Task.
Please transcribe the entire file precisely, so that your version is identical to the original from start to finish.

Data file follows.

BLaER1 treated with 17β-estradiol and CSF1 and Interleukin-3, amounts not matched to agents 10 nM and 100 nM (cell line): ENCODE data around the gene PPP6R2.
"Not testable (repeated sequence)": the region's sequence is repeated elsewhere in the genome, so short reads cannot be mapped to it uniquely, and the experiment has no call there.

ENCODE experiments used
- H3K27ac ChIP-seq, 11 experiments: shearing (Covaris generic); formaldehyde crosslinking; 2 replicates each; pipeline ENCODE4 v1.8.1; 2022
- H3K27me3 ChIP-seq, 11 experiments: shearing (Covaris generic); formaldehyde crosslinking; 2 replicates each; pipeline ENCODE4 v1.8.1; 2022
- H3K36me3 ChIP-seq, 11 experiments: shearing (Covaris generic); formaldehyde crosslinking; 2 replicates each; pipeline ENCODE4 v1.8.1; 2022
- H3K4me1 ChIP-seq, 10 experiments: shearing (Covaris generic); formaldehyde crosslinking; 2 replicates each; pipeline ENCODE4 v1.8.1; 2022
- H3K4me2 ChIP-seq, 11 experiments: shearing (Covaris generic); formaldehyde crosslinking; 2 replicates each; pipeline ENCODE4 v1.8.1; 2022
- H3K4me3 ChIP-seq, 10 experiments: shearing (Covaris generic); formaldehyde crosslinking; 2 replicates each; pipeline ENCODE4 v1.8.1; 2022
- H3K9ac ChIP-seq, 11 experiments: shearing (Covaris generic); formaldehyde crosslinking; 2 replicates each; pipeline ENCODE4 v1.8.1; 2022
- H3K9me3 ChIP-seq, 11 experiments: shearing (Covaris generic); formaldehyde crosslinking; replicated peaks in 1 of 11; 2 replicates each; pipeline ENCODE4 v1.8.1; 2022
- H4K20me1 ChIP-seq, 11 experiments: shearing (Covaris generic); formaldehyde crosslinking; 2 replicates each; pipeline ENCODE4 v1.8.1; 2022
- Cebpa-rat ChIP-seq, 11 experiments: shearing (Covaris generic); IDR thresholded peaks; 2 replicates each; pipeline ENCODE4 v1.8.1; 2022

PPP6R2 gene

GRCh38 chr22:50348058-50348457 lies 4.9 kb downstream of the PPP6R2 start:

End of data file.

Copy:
BLaER1 treated with 17β-estradiol and CSF1 and Interleukin-3, amounts not matched to agents 10 nM and 100 nM (cell line): ENCODE data around the gene PPP6R2.
"Not testable (repeated sequence)": the region's sequence is repeated elsewhere in the genome, so short reads cannot be mapped to it uniquely, and the experiment has no call there.

ENCODE experiments used
- H3K27ac ChIP-seq, 11 experiments: shearing (Covaris generic); formaldehyde crosslinking; 2 replicates each; pipeline ENCODE4 v1.8.1; 2022
- H3K27me3 ChIP-seq, 11 experiments: shearing (Covaris generic); formaldehyde crosslinking; 2 replicates each; pipeline ENCODE4 v1.8.1; 2022
- H3K36me3 ChIP-seq, 11 experiments: shearing (Covaris generic); formaldehyde crosslinking; 2 replicates each; pipeline ENCODE4 v1.8.1; 2022
- H3K4me1 ChIP-seq, 10 experiments: shearing (Covaris generic); formaldehyde crosslinking; 2 replicates each; pipeline ENCODE4 v1.8.1; 2022
- H3K4me2 ChIP-seq, 11 experiments: shearing (Covaris generic); formaldehyde crosslinking; 2 replicates each; pipeline ENCODE4 v1.8.1; 2022
- H3K4me3 ChIP-seq, 10 experiments: shearing (Covaris generic); formaldehyde crosslinking; 2 replicates each; pipeline ENCODE4 v1.8.1; 2022
- H3K9ac ChIP-seq, 11 experiments: shearing (Covaris generic); formaldehyde crosslinking; 2 replicates each; pipeline ENCODE4 v1.8.1; 2022
- H3K9me3 ChIP-seq, 11 experiments: shearing (Covaris generic); formaldehyde crosslinking; replicated peaks in 1 of 11; 2 replicates each; pipeline ENCODE4 v1.8.1; 2022
- H4K20me1 ChIP-seq, 11 experiments: shearing (Covaris generic); formaldehyde crosslinking; 2 replicates each; pipeline ENCODE4 v1.8.1; 2022
- Cebpa-rat ChIP-seq, 11 experiments: shearing (Covaris generic); IDR thresholded peaks; 2 replicates each; pipeline ENCODE4 v1.8.1; 2022

PPP6R2 gene

GRCh38 chr22:50348058-50348457 lies 4.9 kb downstream of the PPP6R2 start: